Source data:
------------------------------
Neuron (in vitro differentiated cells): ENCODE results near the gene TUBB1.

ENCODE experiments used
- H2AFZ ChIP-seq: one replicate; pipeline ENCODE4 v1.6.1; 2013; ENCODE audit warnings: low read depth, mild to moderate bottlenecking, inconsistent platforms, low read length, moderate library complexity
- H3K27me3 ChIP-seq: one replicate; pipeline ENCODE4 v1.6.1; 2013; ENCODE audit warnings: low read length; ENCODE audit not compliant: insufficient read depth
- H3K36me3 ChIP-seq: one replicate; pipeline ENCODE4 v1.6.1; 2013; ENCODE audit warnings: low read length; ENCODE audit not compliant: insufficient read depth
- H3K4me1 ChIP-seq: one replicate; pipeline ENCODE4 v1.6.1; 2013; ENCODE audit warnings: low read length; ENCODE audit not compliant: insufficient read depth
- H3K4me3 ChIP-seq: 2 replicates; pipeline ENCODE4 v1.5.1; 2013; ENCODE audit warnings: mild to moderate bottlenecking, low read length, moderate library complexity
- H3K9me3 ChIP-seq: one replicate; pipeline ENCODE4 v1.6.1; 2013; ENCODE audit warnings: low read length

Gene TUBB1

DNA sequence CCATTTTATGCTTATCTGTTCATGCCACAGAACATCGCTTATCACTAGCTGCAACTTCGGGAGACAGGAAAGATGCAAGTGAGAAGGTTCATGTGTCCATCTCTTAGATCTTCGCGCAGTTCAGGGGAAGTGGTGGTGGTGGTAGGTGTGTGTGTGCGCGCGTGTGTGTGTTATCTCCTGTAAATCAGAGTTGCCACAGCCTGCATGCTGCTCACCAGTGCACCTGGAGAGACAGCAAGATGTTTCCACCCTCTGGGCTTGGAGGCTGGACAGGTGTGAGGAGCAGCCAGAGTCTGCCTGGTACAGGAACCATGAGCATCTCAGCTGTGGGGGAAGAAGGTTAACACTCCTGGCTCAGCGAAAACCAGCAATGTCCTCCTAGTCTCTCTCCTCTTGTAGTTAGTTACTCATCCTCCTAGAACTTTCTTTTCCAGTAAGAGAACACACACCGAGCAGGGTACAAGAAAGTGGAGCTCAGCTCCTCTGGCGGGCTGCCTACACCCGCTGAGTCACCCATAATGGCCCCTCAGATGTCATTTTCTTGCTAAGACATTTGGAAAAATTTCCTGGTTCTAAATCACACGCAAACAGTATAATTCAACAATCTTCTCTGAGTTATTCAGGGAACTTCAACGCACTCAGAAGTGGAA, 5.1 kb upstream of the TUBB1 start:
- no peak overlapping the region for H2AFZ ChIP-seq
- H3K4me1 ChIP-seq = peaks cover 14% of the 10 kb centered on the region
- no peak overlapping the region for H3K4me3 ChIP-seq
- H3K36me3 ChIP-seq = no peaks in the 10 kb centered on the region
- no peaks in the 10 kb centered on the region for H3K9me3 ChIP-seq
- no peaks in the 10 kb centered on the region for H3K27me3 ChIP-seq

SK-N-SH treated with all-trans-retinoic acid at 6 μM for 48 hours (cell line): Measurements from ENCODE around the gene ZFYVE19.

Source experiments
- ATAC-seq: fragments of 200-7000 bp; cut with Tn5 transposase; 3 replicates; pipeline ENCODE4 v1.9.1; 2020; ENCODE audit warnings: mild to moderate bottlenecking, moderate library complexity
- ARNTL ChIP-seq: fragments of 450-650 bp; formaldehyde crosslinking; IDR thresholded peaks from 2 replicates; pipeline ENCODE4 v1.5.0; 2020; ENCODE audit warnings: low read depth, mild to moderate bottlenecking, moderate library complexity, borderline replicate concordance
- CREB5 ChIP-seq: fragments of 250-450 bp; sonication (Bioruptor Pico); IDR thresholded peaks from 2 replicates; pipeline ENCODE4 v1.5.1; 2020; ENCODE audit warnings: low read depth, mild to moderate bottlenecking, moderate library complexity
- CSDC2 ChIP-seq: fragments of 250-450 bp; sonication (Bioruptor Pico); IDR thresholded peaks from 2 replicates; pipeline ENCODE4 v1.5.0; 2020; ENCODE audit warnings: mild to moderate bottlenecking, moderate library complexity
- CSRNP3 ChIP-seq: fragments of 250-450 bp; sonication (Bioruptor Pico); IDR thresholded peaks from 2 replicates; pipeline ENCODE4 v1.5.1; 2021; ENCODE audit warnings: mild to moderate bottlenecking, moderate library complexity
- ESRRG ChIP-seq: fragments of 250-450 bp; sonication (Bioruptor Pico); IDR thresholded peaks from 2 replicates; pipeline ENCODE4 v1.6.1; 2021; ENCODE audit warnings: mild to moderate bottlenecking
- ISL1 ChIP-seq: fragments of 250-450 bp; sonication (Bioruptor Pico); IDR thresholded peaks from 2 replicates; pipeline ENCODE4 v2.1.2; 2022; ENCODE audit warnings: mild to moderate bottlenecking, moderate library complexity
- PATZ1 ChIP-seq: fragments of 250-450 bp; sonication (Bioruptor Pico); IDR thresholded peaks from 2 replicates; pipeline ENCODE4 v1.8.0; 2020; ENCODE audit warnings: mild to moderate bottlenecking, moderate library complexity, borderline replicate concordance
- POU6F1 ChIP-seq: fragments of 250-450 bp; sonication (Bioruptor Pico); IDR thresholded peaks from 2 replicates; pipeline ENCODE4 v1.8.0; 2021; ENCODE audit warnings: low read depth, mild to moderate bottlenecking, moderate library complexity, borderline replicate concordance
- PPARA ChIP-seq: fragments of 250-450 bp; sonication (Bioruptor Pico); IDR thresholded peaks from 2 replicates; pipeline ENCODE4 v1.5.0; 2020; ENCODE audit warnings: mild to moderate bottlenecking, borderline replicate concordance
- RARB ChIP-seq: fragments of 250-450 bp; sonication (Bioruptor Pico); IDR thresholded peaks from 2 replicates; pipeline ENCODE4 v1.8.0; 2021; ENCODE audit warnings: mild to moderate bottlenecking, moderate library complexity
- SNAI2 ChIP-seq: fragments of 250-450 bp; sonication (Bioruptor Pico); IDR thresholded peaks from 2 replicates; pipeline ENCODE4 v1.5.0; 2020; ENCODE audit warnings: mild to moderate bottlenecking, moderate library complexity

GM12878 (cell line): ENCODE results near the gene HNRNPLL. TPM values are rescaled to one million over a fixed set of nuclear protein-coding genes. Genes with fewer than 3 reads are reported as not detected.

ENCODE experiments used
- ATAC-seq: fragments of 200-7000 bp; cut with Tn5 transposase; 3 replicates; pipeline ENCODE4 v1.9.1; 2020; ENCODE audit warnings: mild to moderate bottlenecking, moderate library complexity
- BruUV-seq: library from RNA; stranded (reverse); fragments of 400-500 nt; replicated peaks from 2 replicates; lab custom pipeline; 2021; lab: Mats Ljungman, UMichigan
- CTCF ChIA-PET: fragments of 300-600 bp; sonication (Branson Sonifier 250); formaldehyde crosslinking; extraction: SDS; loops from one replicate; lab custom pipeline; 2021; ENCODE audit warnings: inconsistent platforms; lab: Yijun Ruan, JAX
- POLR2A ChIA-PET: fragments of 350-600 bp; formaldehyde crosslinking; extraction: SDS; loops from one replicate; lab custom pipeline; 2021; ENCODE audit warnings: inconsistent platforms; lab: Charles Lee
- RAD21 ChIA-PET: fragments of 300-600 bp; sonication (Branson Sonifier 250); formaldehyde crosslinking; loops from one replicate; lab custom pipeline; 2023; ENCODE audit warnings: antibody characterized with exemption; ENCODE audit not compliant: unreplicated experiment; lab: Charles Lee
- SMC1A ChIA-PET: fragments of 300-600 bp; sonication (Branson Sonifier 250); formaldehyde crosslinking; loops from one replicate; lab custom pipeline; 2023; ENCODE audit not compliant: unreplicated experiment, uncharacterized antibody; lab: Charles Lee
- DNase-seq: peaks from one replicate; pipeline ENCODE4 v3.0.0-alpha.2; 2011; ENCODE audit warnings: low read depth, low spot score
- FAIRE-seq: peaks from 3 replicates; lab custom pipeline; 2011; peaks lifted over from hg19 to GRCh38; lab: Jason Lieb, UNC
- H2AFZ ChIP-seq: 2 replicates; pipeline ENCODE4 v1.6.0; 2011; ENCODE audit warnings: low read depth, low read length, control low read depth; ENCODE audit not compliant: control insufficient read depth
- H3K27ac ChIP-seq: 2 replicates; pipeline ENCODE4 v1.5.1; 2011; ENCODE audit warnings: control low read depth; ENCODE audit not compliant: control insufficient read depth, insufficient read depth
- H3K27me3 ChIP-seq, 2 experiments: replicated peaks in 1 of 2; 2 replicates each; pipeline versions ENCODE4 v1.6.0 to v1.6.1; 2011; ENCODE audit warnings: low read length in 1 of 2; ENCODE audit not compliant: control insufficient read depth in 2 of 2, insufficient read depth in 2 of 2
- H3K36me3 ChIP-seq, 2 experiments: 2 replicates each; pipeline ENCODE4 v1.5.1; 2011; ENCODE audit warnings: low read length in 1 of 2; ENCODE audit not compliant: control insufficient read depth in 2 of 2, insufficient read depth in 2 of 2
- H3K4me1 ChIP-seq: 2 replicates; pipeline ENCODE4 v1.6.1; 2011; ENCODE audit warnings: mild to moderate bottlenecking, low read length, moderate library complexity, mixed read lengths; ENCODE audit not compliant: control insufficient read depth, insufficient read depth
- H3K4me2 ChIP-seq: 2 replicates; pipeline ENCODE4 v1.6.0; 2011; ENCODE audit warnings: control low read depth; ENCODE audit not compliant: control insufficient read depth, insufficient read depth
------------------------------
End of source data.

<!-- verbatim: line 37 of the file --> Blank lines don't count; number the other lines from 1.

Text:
- RAD21 ChIA-PET: fragments of 300-600 bp; sonication (Branson Sonifier 250); formaldehyde crosslinking; loops from one replicate; lab custom pipeline; 2023; ENCODE audit warnings: antibody characterized with exemption; ENCODE audit not compliant: unreplicated experiment; lab: Charles Lee